Ask any SEO expert the secrets of making a website or web page visible to search engines organically and you’re sure to hear things like proper keyword usage, using alt texts in images, backlinking, etc.
While all these will help you rank higher in the SERPs (search engine results pages), the logical organization of content on your site can give you a real boost.
IA and SEO go hand in hand. They both help improve how users and search engines find their way around your website.
Great site architecture is about giving your users the most relevant content where they expect to find it without making it hard for them. For search engines, it helps crawlers easily find and index the different pages on your website.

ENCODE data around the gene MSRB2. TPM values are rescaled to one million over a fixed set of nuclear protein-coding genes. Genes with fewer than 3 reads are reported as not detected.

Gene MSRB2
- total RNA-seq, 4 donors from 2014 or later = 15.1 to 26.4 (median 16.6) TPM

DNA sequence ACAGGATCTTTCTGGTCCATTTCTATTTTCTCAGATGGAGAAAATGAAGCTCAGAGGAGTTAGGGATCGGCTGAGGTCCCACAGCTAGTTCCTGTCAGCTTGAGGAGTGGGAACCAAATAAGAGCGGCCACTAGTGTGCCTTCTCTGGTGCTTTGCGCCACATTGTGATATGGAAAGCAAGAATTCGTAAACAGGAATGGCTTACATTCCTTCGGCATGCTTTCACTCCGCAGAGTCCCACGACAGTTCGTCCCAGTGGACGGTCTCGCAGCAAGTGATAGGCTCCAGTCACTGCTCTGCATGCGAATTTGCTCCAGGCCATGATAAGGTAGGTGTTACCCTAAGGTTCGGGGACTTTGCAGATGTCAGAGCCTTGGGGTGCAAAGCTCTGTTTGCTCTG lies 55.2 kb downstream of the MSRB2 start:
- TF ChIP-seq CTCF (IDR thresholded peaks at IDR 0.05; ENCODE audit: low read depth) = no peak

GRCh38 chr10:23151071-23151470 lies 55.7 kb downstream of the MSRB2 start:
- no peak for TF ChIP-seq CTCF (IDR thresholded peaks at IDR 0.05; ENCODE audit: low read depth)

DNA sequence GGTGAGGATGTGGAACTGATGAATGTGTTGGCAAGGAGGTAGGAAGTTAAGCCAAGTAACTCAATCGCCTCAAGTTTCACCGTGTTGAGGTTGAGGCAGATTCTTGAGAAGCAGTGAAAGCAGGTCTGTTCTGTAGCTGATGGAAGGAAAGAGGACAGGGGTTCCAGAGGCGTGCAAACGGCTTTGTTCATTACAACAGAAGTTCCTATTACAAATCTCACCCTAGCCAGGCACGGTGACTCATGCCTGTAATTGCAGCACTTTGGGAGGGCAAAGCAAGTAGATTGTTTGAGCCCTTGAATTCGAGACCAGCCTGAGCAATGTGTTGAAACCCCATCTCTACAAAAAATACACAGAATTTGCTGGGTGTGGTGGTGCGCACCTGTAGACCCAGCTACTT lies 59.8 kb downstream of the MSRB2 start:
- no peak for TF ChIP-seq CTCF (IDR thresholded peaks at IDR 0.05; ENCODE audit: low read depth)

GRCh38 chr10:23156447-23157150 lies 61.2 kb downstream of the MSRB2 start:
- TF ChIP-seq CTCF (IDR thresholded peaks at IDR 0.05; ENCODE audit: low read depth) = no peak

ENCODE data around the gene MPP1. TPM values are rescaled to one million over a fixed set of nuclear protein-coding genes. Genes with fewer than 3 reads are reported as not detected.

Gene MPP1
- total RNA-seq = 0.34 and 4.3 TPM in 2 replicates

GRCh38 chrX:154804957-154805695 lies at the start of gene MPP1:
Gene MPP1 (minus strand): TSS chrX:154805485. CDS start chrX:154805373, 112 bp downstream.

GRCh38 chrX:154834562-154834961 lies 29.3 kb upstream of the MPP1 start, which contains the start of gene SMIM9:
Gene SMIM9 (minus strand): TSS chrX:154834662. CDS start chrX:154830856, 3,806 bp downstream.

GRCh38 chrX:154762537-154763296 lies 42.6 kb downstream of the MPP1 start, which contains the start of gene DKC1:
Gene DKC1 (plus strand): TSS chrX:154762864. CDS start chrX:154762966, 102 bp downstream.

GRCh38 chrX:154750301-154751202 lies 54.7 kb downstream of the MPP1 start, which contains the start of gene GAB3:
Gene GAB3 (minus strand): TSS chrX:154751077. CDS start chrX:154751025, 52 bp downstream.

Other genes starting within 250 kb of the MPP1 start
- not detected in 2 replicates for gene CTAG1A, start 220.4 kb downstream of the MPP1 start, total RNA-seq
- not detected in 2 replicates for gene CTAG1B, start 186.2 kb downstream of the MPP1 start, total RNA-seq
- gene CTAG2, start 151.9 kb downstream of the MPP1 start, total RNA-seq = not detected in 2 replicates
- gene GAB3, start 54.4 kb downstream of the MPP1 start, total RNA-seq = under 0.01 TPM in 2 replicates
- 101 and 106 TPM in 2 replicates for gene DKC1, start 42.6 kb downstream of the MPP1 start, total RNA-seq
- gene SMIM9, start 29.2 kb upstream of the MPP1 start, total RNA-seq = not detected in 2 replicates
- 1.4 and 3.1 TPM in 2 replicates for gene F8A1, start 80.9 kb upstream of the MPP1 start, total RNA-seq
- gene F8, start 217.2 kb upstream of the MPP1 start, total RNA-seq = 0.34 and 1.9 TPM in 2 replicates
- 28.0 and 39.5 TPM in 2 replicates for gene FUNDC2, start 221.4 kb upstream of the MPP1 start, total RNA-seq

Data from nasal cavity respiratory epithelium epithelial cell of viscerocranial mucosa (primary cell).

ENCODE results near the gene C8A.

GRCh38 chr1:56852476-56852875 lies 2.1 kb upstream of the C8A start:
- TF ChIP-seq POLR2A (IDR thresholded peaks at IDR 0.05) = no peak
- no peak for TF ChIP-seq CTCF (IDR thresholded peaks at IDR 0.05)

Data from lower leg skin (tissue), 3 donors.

Back to the question of the day: “how does information architecture affect SEO?”
1. Improves website crawlability
Simply put, crawlability is the ability for search engines to crawl through your website’s entire text content to figure out what your website is all about.
During this process, the search engine bots navigate through the different subpages and topics on your site to understand the website as a whole.
Good information architecture ensures that there are no dead ends when the bots crawl through your website.
For one thing, poor crawlability sends a negative signal to search engines like Google; that your website is hard to navigate. And because search engines try to make users’ searchers as painless as possible, they’ll simply not rank your site high in the SERPs.